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Is Our House in Order?

Is Our House in Order?: Canada'a Implementation of International Law

Edited by Chios Carmody
Copyright Date: 2010
Pages: 333
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  • Book Info
    Is Our House in Order?
    Book Description:

    Canadians like to think that their country is law-abiding and honours its international commitments. Is Our House in Order? explores this public perception while considering whether or not it is correct in terms of domestic law.

    eISBN: 978-0-7735-8096-1
    Subjects: Law

Table of Contents

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  1. Front Matter
    (pp. i-iv)
  2. Table of Contents
    (pp. v-2)
  3. 1 Introduction: Is Our House in Order? Canada’s Implementation of International Law
    (pp. 3-22)

    The chapters in this volume are the result of a conference held to mark the thirty-fifth anniversary of the Canadian Council on International Law (CCIL),¹ an independent, non-profit organization founded in 1972. Today the CCIL is recognized as the pre-eminent organization devoted to the examination of international law in Canada. As a means of doing something special in its anniversary year, the CCIL executive promoted the hosting of a series of regional events across the country. The chapters in this volume originated in a one-day conference on Canada’s implementation of international law co-sponsored by the University of Western Ontario Faculty...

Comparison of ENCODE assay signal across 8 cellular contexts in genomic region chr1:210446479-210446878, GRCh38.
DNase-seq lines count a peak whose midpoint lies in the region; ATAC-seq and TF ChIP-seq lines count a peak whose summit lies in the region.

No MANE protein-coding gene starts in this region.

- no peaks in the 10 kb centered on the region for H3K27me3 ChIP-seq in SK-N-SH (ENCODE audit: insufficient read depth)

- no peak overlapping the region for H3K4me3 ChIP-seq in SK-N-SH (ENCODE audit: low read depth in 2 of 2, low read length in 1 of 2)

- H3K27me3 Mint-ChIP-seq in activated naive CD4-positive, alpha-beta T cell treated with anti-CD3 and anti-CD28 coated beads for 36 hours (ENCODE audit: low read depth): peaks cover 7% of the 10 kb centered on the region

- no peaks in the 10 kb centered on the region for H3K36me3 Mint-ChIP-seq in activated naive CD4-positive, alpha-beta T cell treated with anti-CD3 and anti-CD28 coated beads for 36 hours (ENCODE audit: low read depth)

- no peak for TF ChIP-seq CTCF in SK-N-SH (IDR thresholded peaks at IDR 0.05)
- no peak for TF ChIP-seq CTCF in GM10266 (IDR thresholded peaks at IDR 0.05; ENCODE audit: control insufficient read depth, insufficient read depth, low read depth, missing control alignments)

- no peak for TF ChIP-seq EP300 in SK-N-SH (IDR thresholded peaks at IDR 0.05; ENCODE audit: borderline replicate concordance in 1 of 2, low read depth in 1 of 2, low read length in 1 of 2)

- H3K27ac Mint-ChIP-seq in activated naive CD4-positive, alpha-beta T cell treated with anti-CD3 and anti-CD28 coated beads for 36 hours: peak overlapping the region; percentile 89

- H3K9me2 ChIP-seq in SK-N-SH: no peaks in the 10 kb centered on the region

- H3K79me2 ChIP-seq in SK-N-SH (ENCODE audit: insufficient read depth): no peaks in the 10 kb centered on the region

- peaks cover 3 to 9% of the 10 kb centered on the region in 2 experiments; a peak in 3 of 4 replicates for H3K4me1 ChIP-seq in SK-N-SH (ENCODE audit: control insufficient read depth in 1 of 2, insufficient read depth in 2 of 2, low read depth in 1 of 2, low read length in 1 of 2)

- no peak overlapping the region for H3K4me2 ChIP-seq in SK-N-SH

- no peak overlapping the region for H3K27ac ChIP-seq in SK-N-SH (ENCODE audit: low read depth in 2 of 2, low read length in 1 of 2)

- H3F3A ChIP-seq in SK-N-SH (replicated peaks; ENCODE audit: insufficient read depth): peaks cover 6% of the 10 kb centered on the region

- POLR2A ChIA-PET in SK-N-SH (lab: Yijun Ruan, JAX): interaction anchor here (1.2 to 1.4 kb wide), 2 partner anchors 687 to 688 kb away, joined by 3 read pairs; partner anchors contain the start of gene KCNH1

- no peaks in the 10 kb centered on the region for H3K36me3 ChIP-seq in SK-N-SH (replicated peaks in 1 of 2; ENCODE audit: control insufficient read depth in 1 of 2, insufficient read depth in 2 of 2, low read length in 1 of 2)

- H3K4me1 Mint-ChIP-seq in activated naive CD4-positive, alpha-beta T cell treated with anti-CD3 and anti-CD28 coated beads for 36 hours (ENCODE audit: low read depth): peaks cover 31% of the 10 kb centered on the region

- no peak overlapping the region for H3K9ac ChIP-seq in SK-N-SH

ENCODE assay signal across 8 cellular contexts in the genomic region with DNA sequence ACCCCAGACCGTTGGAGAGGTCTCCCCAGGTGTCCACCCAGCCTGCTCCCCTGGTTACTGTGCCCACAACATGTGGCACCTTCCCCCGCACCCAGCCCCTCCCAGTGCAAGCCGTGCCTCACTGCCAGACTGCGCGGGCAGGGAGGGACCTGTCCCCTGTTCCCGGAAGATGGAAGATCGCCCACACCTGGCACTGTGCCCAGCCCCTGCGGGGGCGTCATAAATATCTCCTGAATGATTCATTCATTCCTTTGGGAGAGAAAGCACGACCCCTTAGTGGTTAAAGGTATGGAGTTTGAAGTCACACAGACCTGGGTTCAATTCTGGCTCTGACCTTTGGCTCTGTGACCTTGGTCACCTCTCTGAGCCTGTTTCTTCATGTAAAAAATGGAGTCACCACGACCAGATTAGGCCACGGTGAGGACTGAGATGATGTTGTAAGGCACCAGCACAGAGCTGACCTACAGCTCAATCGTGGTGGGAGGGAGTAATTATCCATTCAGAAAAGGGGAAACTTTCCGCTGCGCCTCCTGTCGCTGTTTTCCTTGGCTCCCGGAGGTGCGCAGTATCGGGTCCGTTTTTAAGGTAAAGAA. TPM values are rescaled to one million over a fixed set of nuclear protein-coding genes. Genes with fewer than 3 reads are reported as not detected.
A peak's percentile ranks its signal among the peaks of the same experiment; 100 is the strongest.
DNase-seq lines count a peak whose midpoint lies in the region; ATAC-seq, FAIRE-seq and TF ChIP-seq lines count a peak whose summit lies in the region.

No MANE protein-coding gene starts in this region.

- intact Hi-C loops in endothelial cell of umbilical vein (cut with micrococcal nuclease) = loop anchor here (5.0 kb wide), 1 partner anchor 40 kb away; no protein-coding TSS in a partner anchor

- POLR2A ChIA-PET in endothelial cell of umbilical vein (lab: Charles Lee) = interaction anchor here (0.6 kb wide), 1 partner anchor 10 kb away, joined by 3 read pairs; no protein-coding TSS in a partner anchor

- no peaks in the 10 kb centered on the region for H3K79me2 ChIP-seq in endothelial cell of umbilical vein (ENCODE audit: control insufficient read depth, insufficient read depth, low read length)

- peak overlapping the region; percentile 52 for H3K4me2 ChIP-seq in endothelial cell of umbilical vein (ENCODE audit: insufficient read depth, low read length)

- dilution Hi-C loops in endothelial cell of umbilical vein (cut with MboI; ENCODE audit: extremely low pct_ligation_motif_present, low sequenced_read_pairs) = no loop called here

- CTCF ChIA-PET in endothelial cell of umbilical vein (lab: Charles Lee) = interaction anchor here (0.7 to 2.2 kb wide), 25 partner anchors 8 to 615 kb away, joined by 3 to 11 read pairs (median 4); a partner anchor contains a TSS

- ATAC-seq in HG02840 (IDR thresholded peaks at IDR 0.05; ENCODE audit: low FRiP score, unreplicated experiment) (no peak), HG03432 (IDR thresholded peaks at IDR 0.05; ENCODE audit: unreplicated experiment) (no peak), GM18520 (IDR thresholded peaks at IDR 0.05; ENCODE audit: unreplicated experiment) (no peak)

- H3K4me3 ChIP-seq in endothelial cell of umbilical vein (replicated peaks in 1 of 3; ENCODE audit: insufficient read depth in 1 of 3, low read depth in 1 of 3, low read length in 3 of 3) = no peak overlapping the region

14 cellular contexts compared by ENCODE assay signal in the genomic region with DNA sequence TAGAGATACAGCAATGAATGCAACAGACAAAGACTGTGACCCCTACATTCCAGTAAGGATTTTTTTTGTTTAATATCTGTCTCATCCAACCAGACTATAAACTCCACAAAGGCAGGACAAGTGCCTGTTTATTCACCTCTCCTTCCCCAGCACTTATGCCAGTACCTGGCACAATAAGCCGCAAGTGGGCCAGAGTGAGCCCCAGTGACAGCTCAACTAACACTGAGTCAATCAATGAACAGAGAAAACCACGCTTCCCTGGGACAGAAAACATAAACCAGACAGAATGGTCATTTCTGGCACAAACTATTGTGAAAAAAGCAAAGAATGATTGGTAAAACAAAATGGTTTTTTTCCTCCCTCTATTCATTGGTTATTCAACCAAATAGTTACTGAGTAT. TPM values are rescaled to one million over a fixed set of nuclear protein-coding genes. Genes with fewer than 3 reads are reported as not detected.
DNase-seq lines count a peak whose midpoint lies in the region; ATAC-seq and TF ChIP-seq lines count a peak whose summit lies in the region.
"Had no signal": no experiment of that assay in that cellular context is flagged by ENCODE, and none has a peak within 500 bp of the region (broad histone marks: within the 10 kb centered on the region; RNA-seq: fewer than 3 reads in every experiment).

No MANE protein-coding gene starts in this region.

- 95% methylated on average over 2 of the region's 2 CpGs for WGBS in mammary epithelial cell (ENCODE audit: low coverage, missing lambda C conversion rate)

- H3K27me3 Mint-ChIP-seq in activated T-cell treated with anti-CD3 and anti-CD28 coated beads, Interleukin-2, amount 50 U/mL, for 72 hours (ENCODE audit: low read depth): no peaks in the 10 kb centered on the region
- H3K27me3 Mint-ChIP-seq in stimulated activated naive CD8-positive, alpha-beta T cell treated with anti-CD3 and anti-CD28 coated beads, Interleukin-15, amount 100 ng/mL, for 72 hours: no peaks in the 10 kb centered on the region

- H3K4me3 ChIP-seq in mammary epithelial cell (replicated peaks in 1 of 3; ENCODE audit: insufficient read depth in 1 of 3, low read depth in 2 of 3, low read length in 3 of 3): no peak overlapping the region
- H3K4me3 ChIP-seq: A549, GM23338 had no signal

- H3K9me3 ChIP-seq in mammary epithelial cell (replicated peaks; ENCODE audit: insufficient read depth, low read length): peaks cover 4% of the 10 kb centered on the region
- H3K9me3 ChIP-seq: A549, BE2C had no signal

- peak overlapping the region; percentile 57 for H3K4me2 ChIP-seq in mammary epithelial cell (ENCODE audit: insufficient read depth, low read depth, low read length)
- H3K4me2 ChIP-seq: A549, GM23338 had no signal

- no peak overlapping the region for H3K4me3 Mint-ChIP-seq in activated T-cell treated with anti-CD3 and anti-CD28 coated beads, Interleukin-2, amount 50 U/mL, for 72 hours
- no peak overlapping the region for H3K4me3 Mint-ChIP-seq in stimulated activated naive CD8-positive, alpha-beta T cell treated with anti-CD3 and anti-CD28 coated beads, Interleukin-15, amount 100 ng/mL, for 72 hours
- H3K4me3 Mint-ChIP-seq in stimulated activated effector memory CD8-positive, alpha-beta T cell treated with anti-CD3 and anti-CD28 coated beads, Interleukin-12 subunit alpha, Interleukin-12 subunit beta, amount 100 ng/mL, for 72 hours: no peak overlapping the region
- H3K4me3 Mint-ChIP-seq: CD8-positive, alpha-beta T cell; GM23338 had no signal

• 2 Canada’s Implementation of International Law: Why It Matters
      (pp. 25-41)

      Canadians have historically excelled at international law-making. In 1948, John Humphrey, a McGill law professor, drafted the Universal Declaration of Human Rights,¹ along with French diplomat René Cassin and American first lady Eleanor Roosevelt. Although the Declaration is only a non-binding UN General Assembly resolution, it led to fundamental changes in international affairs. The rights of individuals became recognized within customary international law. Treaties were adopted, and numerous commissions, committees, councils, and special rapporteurs were formed. These developments led in turn to the inclusion of systematic human rights abuses within the UN Security Council’s conception of “threats to international peace...

    • 3 The Relationship of International and Domestic Law as Understood in Canada
      (pp. 42-70)